Before these two titans square off, however, there is another game to be played. Two of the coaches who have defined the last 20 years of college basketball, Mike Krzyzewksi and Tom Izzo, go head-to-head. While John Calipari has often received some flak about the number of one-and-done players he brings into his program, Coach K has started trending this way, as well. He actually starts more freshmen than his Kentucky counterpart does. Led by All-American Jahlil Okafor, Tyus Jones, and Justise Winslow, Duke has been one of the country’s best teams all year long. They faltered some at the beginning of ACC play, but two of their losses this season came against that Notre Dame team that was inches away from upsetting Kentucky. Like the Wildcats, Duke has a few non-freshmen that are pretty good, too. Quinn Cook and Amile Jefferson have also played big roles for this team. While Okafor has been relatively quiet in the last few games, Winslow and Jones have been picking up that slack. Duke looked impressive in its ability to shut down Utah and Gonzaga. They are playing as well as any of the four teams remaining in the tournament. Along with Kentucky and Wisconsin, the Blue Devils are among the top three teams in the country right now. If they can get past the Spartans, the title game is going to be spectacular, regardless of who makes it from the other side of the bracket. Coach K needs his youngsters to play like seniors on Saturday, because they are facing a Michigan State team that far exceeds the experience of Duke.
Before we get into their roster, take a minute to look at what Tom Izzo’s team has done in this tournament. They got past a scrappy Georgia squad in the Round of 64, which set up their monster upset of Virginia. This was the second-straight season in which the Spartans bounced a highly-touted Cavaliers team. Virginia had looked like a one-seed for the entire season, but then they stumbled down the stretch after losing Justin Anderson for a month. They never fully recovered, ultimately falling to Michigan State. Then, the Spartans upset an underrated Oklahoma team, led by standout guard Buddy Hield. This paved the way for their Elite Eight matchup against Louisville, who looked to be regaining their form at just the right time. You just can’t bet against a Tom Izzo team in March, it seems. The Spartans clawed their way through the game, eventually toppling the Cardinals in overtime. The magical run of Michigan State has been championed by senior guard Travis Trice, who has broken out in a big way in the Big Dance. Trice has not been alone, however. Joining him are fellow senior Branden Dawson and guard Denzel Valentine. One of the reasons for the success of the Spartans has been their depth, rotating players like Matt Costello, Bryn Forbes, Gavin Schilling, Marvin Clark Jr., and Lourawls “Tum Tum” Nairn into the game. These guys might not be as heralded as the other three teams in the Final Four, but the Spartans have the players – not to mention the momentum – to continue their special run of form. Trice and Valentine will need to match, and perhaps outplay, their backcourt counterparts of Jones and Cook. Dawson and Costello have to handle the interior strength of Okafor and Winslow. Michigan State has been able to beat some teams with one or two stars on their squads, but this Duke team has no fewer than four players who are legitimate options to take over a game. If Tom Izzo wants a shot at his second national championship, he must get every one of his players to play at their full potential. This is the seventh time that Izzo has been to the Final Four since 1999, but he has only made the title game twice. He is also 1-for-9 in games against Coach K. But you don’t play these games on paper. With the kind of momentum and experience that Michigan State has, you simply can’t count them out. Keep in mind: the 7-seed from the East won the tournament last year, led by six standout performances from a senior guard. Just saying.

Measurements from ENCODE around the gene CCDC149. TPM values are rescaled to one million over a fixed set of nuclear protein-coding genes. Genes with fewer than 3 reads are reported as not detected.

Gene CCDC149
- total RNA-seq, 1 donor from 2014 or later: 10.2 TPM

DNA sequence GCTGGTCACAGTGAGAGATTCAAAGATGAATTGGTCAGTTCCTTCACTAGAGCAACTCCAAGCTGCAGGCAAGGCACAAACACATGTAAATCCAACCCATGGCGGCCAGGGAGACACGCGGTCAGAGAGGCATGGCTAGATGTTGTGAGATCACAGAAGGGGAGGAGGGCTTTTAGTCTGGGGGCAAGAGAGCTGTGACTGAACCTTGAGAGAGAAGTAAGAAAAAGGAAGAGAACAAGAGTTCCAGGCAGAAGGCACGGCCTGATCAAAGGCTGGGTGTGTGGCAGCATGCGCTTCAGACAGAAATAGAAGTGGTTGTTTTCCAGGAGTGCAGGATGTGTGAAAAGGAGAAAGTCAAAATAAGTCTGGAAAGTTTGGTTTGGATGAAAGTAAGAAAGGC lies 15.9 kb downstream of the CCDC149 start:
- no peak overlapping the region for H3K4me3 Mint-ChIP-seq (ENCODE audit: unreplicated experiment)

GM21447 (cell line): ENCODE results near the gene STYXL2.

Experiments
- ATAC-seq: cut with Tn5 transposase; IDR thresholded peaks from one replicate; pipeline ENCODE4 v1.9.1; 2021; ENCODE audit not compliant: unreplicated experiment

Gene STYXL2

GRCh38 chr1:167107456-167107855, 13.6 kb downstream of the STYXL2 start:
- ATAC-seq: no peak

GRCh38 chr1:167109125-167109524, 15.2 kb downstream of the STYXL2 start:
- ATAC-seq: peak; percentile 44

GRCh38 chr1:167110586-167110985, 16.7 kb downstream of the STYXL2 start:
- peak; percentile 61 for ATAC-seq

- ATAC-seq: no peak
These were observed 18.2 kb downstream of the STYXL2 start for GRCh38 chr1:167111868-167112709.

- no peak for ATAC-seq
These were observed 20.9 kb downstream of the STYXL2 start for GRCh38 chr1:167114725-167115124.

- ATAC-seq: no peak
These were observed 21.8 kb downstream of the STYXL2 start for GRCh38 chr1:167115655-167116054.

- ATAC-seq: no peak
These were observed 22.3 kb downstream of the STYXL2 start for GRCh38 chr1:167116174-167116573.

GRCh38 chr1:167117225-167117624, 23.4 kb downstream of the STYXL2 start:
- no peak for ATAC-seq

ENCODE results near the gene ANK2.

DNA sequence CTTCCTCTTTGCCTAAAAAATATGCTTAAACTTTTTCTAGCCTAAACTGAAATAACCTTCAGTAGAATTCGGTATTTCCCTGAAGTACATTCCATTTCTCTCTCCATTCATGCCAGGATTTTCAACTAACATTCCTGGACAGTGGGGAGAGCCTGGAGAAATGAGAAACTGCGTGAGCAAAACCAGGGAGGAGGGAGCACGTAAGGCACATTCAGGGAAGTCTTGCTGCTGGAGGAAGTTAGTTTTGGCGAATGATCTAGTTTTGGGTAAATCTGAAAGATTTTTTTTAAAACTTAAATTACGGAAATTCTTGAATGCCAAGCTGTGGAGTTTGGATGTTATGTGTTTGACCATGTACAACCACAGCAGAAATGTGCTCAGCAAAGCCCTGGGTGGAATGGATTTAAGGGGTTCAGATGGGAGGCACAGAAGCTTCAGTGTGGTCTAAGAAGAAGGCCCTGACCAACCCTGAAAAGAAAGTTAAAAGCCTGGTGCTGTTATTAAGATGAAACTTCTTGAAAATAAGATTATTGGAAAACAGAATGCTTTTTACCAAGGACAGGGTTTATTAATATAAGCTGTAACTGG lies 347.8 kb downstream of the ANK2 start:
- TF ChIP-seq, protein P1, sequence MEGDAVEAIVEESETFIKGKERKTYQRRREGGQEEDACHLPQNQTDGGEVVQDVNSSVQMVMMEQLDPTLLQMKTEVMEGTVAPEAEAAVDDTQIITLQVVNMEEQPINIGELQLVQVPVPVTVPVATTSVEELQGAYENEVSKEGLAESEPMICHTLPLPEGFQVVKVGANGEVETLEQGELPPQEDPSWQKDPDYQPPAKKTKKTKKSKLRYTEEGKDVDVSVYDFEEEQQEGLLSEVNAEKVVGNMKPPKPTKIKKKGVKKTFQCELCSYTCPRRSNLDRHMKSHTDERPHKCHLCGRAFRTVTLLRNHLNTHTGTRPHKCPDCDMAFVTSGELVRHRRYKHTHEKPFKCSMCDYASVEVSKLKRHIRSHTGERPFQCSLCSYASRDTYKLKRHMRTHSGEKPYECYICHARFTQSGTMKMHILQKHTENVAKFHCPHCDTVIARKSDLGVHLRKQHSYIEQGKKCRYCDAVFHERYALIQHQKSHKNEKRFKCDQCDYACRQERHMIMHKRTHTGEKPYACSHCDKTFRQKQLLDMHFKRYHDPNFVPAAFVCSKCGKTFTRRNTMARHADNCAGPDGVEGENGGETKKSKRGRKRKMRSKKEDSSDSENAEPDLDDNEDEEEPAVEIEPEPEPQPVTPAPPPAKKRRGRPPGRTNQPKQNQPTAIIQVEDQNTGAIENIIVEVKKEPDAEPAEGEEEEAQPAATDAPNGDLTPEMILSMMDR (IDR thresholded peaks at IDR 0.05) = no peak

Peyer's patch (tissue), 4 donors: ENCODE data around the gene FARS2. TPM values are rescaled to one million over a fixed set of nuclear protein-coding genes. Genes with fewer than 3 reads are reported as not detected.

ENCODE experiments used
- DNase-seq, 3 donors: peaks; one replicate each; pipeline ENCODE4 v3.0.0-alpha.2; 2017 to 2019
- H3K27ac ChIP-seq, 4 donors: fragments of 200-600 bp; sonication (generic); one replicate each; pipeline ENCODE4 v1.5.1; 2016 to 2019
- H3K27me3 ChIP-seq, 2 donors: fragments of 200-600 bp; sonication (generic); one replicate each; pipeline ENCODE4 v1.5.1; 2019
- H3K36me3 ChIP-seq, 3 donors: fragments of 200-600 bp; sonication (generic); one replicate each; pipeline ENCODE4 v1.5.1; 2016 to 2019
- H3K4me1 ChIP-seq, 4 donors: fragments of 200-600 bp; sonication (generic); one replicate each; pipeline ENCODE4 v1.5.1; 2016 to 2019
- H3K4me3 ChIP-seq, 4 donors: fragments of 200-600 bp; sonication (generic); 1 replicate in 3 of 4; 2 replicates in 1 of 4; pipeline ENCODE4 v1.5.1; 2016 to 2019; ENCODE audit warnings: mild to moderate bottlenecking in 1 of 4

If I had to play it safe, I would predict that Kentucky would beat Wisconsin and Duke would beat Michigan State, with the Wildcats topping the Blue Devils to complete their 40-0 season. But you know what? I don’t have to play it safe. That’s not in my job description. So, sorry Kentucky fans. I am throwing my eggs into the Badgers’ basket. Watching the Badgers in their last two games, I have seen them turn it up to 11 when they have needed to. Maybe I just don’t want to see a 40-0 team. I don’t know. Something in my gut tells me that we’re looking at 38-1 instead. On the other side, I do see Duke winning. I think Duke has been playing at a higher level than any of the teams that Michigan State has beaten. Their performance against Gonzaga sealed that for me. This would set up a Duke-Wisconsin final, in which I have the Badgers cutting down the nets. Bo Ryan has been immensely underrated in his time at Wisconsin, but I feel like this is the year that he makes his indelible mark on college basketball.
FINAL FOUR PREDICTIONS
Wisconsin over Kentucky, 67-64
Duke over Michigan State, 80-73
Wisconsin over Duke, 71-67
Well, there you have it, folks. This has been an amazing season so far. No matter how the final three games go, the quality of the matchups will be top-notch. Now, we just have to sit back and watch.